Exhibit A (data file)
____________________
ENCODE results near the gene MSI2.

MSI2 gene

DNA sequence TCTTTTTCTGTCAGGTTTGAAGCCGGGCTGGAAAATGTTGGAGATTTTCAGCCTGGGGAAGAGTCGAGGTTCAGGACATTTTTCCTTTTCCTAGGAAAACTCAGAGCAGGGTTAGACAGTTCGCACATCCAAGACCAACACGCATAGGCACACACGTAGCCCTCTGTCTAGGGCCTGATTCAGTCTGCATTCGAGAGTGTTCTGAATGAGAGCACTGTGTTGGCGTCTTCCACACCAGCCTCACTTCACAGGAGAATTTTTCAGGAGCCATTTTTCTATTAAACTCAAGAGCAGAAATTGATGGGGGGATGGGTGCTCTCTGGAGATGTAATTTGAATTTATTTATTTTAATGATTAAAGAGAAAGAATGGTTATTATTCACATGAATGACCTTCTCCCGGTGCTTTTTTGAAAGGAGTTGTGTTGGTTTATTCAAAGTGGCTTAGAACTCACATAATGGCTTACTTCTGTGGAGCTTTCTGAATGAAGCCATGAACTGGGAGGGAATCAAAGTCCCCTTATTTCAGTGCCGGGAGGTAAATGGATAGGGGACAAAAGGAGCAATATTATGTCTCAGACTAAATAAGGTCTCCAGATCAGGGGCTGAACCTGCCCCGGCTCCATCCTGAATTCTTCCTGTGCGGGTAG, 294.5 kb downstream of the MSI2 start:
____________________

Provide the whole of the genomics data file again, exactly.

ENCODE results near the gene MSI2.

MSI2 gene

DNA sequence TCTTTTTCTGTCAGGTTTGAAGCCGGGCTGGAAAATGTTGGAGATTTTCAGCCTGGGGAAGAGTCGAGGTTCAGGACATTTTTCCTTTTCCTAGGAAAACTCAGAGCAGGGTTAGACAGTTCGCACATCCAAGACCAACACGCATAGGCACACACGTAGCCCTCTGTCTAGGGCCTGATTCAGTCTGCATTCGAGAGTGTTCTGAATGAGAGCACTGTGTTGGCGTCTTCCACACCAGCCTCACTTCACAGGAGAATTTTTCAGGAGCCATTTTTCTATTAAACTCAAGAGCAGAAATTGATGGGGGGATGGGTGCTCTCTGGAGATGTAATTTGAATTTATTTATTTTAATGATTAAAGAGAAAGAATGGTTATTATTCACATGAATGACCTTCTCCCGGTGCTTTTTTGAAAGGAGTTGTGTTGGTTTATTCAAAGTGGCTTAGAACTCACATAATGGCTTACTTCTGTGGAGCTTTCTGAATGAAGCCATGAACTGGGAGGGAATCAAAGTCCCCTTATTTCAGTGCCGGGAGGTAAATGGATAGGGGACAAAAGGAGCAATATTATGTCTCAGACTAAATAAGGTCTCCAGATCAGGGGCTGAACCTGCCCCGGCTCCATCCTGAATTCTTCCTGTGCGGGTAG, 294.5 kb downstream of the MSI2 start: